# [erlang-questions] lists:seq/[2,3] bug?

Bob Ippolito <>
Thu Sep 18 16:44:18 CEST 2008

```On Thu, Sep 18, 2008 at 3:21 AM, Zvi <> wrote:
>
> Richard,
>
> 1. if you already dealing with it, can you also extend it to floats too?
> I.e. if step is float, then the resulting list must be floats too.
>
> -spec(seq/1 ::
>         (integer()) -> [integer()]).  % is. lists:seq(Max)  ==
> lists:seq(1,Max) == lists:seq(1,Max,1)
>
> -spec(seq/2 ::
>         (integer(),integer()) -> [integer()]).
> -spec(seq/2 ::
>         (integer(), float()) -> [integer()]).
> -spec(seq/3 ::
>         (integer(),integer(),integer()) -> [integer()]).
>
> -spec(seq/2 ::
>         (float(),integer()) -> [float()]).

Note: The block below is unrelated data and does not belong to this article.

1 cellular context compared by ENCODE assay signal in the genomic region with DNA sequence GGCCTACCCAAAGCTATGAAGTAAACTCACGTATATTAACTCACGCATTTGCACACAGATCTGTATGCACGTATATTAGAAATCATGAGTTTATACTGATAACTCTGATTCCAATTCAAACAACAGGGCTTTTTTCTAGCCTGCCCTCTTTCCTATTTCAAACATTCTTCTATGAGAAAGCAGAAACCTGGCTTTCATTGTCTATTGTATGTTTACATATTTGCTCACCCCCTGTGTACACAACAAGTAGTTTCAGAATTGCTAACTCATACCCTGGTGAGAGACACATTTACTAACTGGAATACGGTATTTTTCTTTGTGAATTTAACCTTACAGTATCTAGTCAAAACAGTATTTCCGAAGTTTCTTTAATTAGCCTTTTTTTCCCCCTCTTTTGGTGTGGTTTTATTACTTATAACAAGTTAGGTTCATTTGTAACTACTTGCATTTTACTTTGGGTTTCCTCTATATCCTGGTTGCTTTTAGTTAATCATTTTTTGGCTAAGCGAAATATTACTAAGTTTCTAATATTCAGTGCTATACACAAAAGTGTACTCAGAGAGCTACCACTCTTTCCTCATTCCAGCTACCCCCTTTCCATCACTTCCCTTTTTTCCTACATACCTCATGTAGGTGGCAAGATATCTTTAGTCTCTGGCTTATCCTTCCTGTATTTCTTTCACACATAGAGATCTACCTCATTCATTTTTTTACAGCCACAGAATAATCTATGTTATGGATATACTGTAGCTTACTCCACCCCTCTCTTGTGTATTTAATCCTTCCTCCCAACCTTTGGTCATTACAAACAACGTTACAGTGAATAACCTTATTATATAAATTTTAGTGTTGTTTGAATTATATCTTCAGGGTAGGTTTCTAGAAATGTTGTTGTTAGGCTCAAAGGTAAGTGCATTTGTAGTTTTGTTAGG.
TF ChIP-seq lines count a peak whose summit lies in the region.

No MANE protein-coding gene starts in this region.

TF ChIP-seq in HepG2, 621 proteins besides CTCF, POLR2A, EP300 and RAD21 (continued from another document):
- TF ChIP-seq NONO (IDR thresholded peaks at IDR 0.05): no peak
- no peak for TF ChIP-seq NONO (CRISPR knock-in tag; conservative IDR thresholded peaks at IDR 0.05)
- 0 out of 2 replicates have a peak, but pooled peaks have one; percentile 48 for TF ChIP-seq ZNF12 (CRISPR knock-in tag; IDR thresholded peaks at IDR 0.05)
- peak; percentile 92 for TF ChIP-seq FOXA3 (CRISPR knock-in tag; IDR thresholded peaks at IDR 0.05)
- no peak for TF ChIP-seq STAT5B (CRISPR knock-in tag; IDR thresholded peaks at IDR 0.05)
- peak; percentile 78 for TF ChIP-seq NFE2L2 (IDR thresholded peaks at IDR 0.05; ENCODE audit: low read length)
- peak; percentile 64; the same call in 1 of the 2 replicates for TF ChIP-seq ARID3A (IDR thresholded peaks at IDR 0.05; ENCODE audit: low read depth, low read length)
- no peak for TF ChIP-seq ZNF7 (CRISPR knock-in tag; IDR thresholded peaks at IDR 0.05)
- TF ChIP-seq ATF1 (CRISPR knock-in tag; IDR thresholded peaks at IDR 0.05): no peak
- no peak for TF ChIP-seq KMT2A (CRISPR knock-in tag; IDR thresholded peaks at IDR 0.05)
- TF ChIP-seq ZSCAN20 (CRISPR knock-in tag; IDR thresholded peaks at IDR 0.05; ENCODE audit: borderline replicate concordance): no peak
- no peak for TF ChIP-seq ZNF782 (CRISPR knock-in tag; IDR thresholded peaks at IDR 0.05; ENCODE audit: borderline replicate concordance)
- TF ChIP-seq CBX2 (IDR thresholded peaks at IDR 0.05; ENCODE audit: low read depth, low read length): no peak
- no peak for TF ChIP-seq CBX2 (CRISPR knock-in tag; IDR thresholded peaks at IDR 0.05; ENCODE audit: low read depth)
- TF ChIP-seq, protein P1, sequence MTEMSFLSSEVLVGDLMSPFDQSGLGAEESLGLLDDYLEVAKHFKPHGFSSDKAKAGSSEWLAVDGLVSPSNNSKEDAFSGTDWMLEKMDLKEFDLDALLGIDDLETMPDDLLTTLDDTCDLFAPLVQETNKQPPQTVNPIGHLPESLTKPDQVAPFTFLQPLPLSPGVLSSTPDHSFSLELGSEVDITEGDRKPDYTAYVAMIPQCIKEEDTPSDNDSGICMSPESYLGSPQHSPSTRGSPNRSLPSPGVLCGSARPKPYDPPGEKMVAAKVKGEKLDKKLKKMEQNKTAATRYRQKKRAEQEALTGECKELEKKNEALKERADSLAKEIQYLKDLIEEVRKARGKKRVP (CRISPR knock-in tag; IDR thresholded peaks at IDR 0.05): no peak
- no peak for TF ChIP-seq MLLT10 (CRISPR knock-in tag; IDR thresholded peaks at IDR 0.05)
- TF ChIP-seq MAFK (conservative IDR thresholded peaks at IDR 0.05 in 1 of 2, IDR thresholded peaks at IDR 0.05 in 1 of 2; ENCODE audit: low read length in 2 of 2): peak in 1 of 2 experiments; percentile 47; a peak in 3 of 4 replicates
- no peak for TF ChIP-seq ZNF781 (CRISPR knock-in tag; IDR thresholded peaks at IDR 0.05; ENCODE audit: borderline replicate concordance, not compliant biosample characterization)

>
> number = float() | integer()
>
> -spec(seq/3 ::
>         (number(),number(),float()) -> [float()]).
>
>
> 2. I'm all about common sence, and behaviour we expect must be consistent
> with similar constructs in other languages from Basic to Matlab.
> Python's   "range([start,] stop [,step]) -> list of integers"  construct  is
> not a good example, b/c "stop" isn't included (which is counter-intuitive)
> and it's also defined only on integers. See example at the end of the
> message.

The reason for this of course is that in almost all cases range is
done with one argument, just the stop, and when you call range(10) you
expect a list of length 10, not 11. The reason why it doesn't include
the end point is because start=0 by default which makes sense because
the index of the first element of a list is 0 in Python.

-bob

```

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